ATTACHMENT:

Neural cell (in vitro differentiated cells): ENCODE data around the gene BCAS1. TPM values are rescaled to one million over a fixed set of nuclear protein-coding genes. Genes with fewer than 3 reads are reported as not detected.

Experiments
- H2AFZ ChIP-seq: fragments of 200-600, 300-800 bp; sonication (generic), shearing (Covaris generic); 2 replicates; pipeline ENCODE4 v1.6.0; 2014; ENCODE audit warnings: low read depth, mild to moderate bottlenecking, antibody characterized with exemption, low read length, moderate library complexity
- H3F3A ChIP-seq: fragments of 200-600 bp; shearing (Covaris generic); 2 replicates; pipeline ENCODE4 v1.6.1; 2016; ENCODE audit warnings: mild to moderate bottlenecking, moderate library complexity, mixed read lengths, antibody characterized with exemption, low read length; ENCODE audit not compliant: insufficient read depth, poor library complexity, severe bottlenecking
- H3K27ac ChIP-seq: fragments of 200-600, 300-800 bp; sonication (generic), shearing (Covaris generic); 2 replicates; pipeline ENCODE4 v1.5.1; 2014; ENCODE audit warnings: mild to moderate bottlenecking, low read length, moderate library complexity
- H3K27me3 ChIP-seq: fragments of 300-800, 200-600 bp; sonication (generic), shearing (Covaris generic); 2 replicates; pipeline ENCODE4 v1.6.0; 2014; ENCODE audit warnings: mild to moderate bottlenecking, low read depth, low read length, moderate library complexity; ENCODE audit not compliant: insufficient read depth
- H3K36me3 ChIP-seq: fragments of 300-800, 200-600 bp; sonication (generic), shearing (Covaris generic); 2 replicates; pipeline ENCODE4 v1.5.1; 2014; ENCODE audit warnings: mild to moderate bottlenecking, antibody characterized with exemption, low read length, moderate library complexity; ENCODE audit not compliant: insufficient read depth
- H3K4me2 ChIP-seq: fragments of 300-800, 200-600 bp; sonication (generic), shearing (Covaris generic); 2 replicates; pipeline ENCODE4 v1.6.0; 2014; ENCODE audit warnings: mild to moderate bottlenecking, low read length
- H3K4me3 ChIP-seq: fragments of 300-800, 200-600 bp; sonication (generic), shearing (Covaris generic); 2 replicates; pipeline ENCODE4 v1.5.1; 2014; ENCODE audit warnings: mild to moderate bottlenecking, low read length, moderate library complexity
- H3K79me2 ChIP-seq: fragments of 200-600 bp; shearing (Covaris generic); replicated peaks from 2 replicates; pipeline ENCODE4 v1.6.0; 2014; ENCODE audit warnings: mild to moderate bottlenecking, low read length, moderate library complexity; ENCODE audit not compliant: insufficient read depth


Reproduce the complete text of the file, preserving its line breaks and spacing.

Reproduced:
Neural cell (in vitro differentiated cells): ENCODE data around the gene BCAS1. TPM values are rescaled to one million over a fixed set of nuclear protein-coding genes. Genes with fewer than 3 reads are reported as not detected.

Experiments
- H2AFZ ChIP-seq: fragments of 200-600, 300-800 bp; sonication (generic), shearing (Covaris generic); 2 replicates; pipeline ENCODE4 v1.6.0; 2014; ENCODE audit warnings: low read depth, mild to moderate bottlenecking, antibody characterized with exemption, low read length, moderate library complexity
- H3F3A ChIP-seq: fragments of 200-600 bp; shearing (Covaris generic); 2 replicates; pipeline ENCODE4 v1.6.1; 2016; ENCODE audit warnings: mild to moderate bottlenecking, moderate library complexity, mixed read lengths, antibody characterized with exemption, low read length; ENCODE audit not compliant: insufficient read depth, poor library complexity, severe bottlenecking
- H3K27ac ChIP-seq: fragments of 200-600, 300-800 bp; sonication (generic), shearing (Covaris generic); 2 replicates; pipeline ENCODE4 v1.5.1; 2014; ENCODE audit warnings: mild to moderate bottlenecking, low read length, moderate library complexity
- H3K27me3 ChIP-seq: fragments of 300-800, 200-600 bp; sonication (generic), shearing (Covaris generic); 2 replicates; pipeline ENCODE4 v1.6.0; 2014; ENCODE audit warnings: mild to moderate bottlenecking, low read depth, low read length, moderate library complexity; ENCODE audit not compliant: insufficient read depth
- H3K36me3 ChIP-seq: fragments of 300-800, 200-600 bp; sonication (generic), shearing (Covaris generic); 2 replicates; pipeline ENCODE4 v1.5.1; 2014; ENCODE audit warnings: mild to moderate bottlenecking, antibody characterized with exemption, low read length, moderate library complexity; ENCODE audit not compliant: insufficient read depth
- H3K4me2 ChIP-seq: fragments of 300-800, 200-600 bp; sonication (generic), shearing (Covaris generic); 2 replicates; pipeline ENCODE4 v1.6.0; 2014; ENCODE audit warnings: mild to moderate bottlenecking, low read length
- H3K4me3 ChIP-seq: fragments of 300-800, 200-600 bp; sonication (generic), shearing (Covaris generic); 2 replicates; pipeline ENCODE4 v1.5.1; 2014; ENCODE audit warnings: mild to moderate bottlenecking, low read length, moderate library complexity
- H3K79me2 ChIP-seq: fragments of 200-600 bp; shearing (Covaris generic); replicated peaks from 2 replicates; pipeline ENCODE4 v1.6.0; 2014; ENCODE audit warnings: mild to moderate bottlenecking, low read length, moderate library complexity; ENCODE audit not compliant: insufficient read depth